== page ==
AI-based technology can be found in many areas of business and life.
Language models help sort through the ever-growing glacier of information on the internet. Chatbots help answer customer service phone calls. Predictive algorithms provide suggestions on business decisions, driving directions and places to eat. Voice assistants field queries for information.
Still, many of the common functions of AI boil down to what some may describe as stochastic parroting.
Author and AI researcher Tony Veale said despite this wide-ranging, ever-expanding spectrum of use cases, one thing AI isn't very adept at is humor. Sure, a machine can tell a joke when prompted and issue a "laugh" if programmed. But when was the last time you actually laughed with Alexa or another "smart" device in earnest? Have you ever laughed with Alexa?
In this Q&A, Veale explains why nailing down a computational theory of humor is so tricky, and why a machine that both tells jokes and understands them could have incredibly positive ripple effects beyond just chuckle automation.
Editor's note: This Q&A has been edited for conciseness and clarity.
Why is it important to study computational humor?
Tony Veale: Humor is the social lubricant for dealing with mistakes, dealing with surprises and dealing with frustrations and minor incongruities. A machine that can handle those things with aplomb is very desirable from an everyday point of view -- even if it's not telling you jokes.
You're really studying how the mind works, how language works, how surprise works, how prediction and prediction failure work. It's understanding why jokes work. If you build a model of thoughts -- and the model is good -- then that gives credence to your view of how humans are doing [what they're doing]. You're trying to understand how humans do things.
One of the functions of computational humor is to make the machines more robust and handle the unexpected. To take something that's very topical at the moment, the concept of gender. Traditionally, machines ask what your gender is, and they give you two radio buttons for male and female. Now people have adapted their interfaces to give more choices or say, 'I would rather not answer.'
That's because people found those two radio buttons quite limiting. But you'll notice that the machine was designed so that you couldn't put in a different option -- you had these two radio buttons. If you had a free text field, people might put in something that the machine didn't expect.
So, the interface has engineered out the potential for surprise. Now, if we put the potential for surprise back here, by having free text fields, the machine has to be able to reason about what you say. And then we need to make them more robust in the face of potential surprise.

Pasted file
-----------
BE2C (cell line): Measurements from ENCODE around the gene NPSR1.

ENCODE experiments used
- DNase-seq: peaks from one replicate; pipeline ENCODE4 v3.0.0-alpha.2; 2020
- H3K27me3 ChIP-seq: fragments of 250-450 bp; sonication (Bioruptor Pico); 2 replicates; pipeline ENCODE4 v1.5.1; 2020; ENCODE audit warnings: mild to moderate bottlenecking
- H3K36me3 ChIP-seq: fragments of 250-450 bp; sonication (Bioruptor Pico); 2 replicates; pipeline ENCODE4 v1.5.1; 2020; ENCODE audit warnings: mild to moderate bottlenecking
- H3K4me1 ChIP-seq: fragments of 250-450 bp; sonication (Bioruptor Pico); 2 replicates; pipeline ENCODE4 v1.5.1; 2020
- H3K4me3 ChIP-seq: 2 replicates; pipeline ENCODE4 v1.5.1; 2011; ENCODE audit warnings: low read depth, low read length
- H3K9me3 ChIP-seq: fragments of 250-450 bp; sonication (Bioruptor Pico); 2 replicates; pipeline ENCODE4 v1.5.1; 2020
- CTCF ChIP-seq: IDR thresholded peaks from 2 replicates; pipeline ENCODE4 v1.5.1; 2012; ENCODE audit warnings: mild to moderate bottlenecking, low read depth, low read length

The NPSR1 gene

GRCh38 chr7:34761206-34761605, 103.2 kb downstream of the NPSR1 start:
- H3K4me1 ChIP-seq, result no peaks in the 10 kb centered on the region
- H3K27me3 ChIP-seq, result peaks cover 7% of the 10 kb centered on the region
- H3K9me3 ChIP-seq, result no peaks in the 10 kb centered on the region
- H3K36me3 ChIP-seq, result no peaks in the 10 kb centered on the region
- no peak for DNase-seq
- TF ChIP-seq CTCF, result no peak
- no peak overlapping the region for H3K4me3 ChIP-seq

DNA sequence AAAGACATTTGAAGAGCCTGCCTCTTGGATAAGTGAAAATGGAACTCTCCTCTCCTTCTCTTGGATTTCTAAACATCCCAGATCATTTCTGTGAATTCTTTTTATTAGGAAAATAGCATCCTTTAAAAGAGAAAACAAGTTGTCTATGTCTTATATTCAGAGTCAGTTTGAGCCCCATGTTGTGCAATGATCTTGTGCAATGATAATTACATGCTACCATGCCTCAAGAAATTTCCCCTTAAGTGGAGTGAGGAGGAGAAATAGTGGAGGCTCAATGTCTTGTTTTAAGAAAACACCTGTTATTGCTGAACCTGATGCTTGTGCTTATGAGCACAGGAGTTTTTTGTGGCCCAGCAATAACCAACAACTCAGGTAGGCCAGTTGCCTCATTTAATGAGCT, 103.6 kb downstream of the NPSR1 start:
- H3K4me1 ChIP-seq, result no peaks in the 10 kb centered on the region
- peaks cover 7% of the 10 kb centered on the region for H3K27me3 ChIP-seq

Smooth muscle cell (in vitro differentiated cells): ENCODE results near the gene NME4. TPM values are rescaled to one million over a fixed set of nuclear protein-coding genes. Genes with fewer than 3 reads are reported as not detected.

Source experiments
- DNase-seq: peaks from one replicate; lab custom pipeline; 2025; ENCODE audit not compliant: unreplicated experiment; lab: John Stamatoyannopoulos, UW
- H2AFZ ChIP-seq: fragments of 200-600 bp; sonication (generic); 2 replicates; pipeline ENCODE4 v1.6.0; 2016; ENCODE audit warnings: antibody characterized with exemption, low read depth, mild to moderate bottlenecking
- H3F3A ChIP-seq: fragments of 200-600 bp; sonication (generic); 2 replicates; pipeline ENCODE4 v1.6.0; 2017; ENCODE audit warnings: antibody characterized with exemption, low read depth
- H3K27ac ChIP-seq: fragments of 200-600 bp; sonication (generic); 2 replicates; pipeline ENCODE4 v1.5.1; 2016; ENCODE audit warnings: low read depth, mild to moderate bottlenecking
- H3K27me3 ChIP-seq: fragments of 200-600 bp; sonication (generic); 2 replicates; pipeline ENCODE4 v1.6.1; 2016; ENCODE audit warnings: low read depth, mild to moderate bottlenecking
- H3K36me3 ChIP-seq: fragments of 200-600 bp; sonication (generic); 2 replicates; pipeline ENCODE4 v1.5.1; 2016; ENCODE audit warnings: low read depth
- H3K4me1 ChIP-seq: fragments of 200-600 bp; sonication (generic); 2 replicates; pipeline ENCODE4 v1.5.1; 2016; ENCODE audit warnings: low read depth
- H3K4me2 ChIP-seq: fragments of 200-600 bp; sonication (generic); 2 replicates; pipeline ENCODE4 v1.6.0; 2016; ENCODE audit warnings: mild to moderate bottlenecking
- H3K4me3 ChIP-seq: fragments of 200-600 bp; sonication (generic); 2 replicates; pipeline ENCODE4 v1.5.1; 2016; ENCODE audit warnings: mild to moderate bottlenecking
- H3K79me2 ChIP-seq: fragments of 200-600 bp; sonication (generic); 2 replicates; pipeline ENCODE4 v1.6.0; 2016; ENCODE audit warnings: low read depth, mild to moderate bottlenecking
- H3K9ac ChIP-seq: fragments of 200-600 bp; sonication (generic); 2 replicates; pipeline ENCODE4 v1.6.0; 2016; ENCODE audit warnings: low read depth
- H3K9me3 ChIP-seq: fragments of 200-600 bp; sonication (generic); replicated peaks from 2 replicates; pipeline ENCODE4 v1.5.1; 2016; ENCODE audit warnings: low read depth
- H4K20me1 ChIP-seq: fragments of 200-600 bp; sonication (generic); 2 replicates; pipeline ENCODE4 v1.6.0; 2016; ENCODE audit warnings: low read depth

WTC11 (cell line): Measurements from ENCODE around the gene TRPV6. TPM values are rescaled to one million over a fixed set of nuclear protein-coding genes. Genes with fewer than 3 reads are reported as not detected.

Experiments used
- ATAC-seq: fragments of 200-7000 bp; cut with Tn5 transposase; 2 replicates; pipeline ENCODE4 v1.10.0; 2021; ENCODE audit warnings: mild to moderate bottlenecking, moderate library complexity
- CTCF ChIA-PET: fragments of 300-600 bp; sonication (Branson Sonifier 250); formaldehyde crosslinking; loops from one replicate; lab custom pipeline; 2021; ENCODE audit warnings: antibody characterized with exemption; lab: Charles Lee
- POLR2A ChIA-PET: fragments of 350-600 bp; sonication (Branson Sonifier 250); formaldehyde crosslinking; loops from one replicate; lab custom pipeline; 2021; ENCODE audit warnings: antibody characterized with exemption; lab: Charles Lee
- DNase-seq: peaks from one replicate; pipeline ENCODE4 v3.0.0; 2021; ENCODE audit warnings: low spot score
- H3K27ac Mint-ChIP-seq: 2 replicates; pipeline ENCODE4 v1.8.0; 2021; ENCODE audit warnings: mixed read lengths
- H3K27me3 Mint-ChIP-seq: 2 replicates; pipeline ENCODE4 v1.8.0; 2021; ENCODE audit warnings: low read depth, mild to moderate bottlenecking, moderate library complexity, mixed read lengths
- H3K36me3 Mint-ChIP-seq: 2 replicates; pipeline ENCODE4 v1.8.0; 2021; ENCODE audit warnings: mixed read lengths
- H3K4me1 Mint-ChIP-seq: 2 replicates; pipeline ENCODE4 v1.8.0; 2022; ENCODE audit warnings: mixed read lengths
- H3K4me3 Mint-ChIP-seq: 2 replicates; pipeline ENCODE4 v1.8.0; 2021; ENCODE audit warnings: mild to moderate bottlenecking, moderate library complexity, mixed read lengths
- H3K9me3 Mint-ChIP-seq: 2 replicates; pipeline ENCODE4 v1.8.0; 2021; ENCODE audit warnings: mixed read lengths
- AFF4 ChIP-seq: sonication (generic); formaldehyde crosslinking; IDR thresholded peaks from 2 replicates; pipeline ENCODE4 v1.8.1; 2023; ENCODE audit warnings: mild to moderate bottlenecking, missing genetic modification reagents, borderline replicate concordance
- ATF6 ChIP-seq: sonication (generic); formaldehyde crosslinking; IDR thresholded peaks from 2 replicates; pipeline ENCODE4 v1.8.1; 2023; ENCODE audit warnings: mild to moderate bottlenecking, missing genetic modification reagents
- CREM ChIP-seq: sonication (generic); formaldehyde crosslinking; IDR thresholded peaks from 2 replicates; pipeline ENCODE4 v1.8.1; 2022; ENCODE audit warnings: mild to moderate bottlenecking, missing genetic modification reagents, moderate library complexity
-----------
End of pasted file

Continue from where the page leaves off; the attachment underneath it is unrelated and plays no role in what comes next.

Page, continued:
Is there one universal theory of humor that could be programmed into a machine?
Veale: There are some reusable ideas -- such as superiority, incongruity and relief. They're all components of the hidden theory that we don't know yet.
People have been theorizing about humor since Aristotle. Not with tremendous success, either.
I get emails from people all the time saying, 'I've come up with a new humor theory. What do you think?'
My immediate thought is, well, it's a rephrasing of one that was done hundreds of years ago, because it's hard to come up with something new. You've just used synonyms to describe someone else's inadequate theory. I'm quite happy to call the other theories inadequate because I don't really have an adequate one of my own. They're all inadequate because it really is an impossible, contentious phenomenon.
Are machines capable of humor right now?
Veale: Machines are at the level of the punning child at the moment. Most puns are kind of schoolyard puns. They don't rely on profound insights into the human condition or the world. They're formal. We call them formal jokes because they work at the level of form. Form is when the sound of the words is more important than the meaning of words. A good pun will use the meaning and the sound, but you can get away with just the sound or use the sound as a crutch.
With conceptual jokes, it's ideas that are important. The child progresses from formal jokes -- which are very superficial -- into conceptual jokes that just kind of get beneath the skin of language and get under the hood of how the world works. We don't really have an upgrade path for machines to go from punning to this deeper understanding. But if there were, machines would be better at not just telling jokes, but understanding the world more generally.
Are there any examples of AI humor that you're excited about or that are performing well?
Veale: Excitement is hard to generate in this space. I had an online meeting a few weeks ago, with a bunch of people who were doing something in the computational space with humor. We all showed our wares over Zoom. And it was not encouraging. The systems are flaky; the understanding exhibited by the machines is superficial at best. It shows that we're still lacking this insightful theory that can help us.